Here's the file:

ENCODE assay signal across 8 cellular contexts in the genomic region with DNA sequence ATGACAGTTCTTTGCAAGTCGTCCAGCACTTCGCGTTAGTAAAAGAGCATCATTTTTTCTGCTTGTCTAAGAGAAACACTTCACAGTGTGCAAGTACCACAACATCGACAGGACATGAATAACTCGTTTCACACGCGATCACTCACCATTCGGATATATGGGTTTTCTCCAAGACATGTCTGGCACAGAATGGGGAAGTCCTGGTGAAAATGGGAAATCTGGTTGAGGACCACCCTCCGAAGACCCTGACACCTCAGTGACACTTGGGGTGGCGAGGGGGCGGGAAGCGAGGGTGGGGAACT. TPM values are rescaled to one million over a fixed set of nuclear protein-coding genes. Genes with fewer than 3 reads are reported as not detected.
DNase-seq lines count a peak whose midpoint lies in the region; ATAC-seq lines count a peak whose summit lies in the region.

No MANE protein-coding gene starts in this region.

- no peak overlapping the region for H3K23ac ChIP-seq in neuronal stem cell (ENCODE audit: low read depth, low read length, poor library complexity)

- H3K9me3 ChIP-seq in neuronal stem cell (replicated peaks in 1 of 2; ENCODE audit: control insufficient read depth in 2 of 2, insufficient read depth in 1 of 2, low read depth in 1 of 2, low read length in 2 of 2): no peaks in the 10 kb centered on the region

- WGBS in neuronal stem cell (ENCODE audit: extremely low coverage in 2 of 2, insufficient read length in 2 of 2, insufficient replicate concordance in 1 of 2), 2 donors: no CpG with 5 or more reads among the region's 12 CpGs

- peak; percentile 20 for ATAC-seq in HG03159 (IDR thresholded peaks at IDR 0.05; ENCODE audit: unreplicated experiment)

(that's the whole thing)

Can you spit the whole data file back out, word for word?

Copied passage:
ENCODE assay signal across 8 cellular contexts in the genomic region with DNA sequence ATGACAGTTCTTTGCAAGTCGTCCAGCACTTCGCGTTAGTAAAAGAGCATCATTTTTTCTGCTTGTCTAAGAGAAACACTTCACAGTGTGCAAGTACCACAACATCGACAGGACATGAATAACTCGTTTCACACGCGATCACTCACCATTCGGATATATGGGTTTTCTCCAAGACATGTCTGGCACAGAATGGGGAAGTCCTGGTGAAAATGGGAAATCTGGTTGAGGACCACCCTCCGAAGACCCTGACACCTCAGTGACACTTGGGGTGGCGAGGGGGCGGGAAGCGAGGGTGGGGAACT. TPM values are rescaled to one million over a fixed set of nuclear protein-coding genes. Genes with fewer than 3 reads are reported as not detected.
DNase-seq lines count a peak whose midpoint lies in the region; ATAC-seq lines count a peak whose summit lies in the region.

No MANE protein-coding gene starts in this region.

- no peak overlapping the region for H3K23ac ChIP-seq in neuronal stem cell (ENCODE audit: low read depth, low read length, poor library complexity)

- H3K9me3 ChIP-seq in neuronal stem cell (replicated peaks in 1 of 2; ENCODE audit: control insufficient read depth in 2 of 2, insufficient read depth in 1 of 2, low read depth in 1 of 2, low read length in 2 of 2): no peaks in the 10 kb centered on the region

- WGBS in neuronal stem cell (ENCODE audit: extremely low coverage in 2 of 2, insufficient read length in 2 of 2, insufficient replicate concordance in 1 of 2), 2 donors: no CpG with 5 or more reads among the region's 12 CpGs

- peak; percentile 20 for ATAC-seq in HG03159 (IDR thresholded peaks at IDR 0.05; ENCODE audit: unreplicated experiment)